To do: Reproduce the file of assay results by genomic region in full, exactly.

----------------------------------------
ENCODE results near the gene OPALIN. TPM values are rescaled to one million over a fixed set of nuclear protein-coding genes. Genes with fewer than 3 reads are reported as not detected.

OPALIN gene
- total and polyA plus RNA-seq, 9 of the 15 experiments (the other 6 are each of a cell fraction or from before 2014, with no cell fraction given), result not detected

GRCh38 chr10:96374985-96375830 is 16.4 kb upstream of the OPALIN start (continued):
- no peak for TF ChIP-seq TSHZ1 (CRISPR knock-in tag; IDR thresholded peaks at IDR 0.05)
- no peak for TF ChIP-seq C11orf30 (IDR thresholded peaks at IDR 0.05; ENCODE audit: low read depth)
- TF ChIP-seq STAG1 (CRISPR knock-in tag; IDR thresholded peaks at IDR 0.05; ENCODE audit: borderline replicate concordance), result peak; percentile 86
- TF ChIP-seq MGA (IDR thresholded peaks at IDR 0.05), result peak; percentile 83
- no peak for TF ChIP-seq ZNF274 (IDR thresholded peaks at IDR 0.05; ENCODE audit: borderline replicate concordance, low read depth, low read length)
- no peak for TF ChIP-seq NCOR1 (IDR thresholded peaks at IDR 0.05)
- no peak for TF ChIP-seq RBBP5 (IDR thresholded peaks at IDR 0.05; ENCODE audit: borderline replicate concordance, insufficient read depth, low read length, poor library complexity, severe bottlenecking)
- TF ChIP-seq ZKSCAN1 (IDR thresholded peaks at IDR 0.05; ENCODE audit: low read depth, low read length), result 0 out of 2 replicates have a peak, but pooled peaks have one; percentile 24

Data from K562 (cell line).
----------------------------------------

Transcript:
ENCODE results near the gene OPALIN. TPM values are rescaled to one million over a fixed set of nuclear protein-coding genes. Genes with fewer than 3 reads are reported as not detected.

OPALIN gene
- total and polyA plus RNA-seq, 9 of the 15 experiments (the other 6 are each of a cell fraction or from before 2014, with no cell fraction given), result not detected

GRCh38 chr10:96374985-96375830 is 16.4 kb upstream of the OPALIN start (continued):
- no peak for TF ChIP-seq TSHZ1 (CRISPR knock-in tag; IDR thresholded peaks at IDR 0.05)
- no peak for TF ChIP-seq C11orf30 (IDR thresholded peaks at IDR 0.05; ENCODE audit: low read depth)
- TF ChIP-seq STAG1 (CRISPR knock-in tag; IDR thresholded peaks at IDR 0.05; ENCODE audit: borderline replicate concordance), result peak; percentile 86
- TF ChIP-seq MGA (IDR thresholded peaks at IDR 0.05), result peak; percentile 83
- no peak for TF ChIP-seq ZNF274 (IDR thresholded peaks at IDR 0.05; ENCODE audit: borderline replicate concordance, low read depth, low read length)
- no peak for TF ChIP-seq NCOR1 (IDR thresholded peaks at IDR 0.05)
- no peak for TF ChIP-seq RBBP5 (IDR thresholded peaks at IDR 0.05; ENCODE audit: borderline replicate concordance, insufficient read depth, low read length, poor library complexity, severe bottlenecking)
- TF ChIP-seq ZKSCAN1 (IDR thresholded peaks at IDR 0.05; ENCODE audit: low read depth, low read length), result 0 out of 2 replicates have a peak, but pooled peaks have one; percentile 24

Data from K562 (cell line).